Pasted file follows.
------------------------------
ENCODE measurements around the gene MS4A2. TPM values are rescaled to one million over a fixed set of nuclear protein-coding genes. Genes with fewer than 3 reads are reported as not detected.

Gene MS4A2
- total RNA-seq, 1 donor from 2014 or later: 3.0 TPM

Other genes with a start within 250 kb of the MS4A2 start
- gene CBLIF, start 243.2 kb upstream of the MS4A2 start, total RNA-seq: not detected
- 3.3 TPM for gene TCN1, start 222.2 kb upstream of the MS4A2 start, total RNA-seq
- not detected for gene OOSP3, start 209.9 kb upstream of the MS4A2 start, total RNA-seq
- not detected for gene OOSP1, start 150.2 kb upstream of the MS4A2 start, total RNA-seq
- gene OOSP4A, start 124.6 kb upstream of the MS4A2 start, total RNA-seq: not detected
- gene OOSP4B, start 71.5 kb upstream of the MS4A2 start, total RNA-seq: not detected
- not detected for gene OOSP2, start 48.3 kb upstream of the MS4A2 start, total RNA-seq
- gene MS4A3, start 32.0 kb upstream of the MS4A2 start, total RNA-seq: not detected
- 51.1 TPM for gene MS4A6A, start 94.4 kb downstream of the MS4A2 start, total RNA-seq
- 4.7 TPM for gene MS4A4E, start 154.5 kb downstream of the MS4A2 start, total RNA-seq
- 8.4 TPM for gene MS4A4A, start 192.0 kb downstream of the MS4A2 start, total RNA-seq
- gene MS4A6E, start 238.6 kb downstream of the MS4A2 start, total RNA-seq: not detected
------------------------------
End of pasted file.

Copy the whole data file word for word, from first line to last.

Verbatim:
ENCODE measurements around the gene MS4A2. TPM values are rescaled to one million over a fixed set of nuclear protein-coding genes. Genes with fewer than 3 reads are reported as not detected.

Gene MS4A2
- total RNA-seq, 1 donor from 2014 or later: 3.0 TPM

Other genes with a start within 250 kb of the MS4A2 start
- gene CBLIF, start 243.2 kb upstream of the MS4A2 start, total RNA-seq: not detected
- 3.3 TPM for gene TCN1, start 222.2 kb upstream of the MS4A2 start, total RNA-seq
- not detected for gene OOSP3, start 209.9 kb upstream of the MS4A2 start, total RNA-seq
- not detected for gene OOSP1, start 150.2 kb upstream of the MS4A2 start, total RNA-seq
- gene OOSP4A, start 124.6 kb upstream of the MS4A2 start, total RNA-seq: not detected
- gene OOSP4B, start 71.5 kb upstream of the MS4A2 start, total RNA-seq: not detected
- not detected for gene OOSP2, start 48.3 kb upstream of the MS4A2 start, total RNA-seq
- gene MS4A3, start 32.0 kb upstream of the MS4A2 start, total RNA-seq: not detected
- 51.1 TPM for gene MS4A6A, start 94.4 kb downstream of the MS4A2 start, total RNA-seq
- 4.7 TPM for gene MS4A4E, start 154.5 kb downstream of the MS4A2 start, total RNA-seq
- 8.4 TPM for gene MS4A4A, start 192.0 kb downstream of the MS4A2 start, total RNA-seq
- gene MS4A6E, start 238.6 kb downstream of the MS4A2 start, total RNA-seq: not detected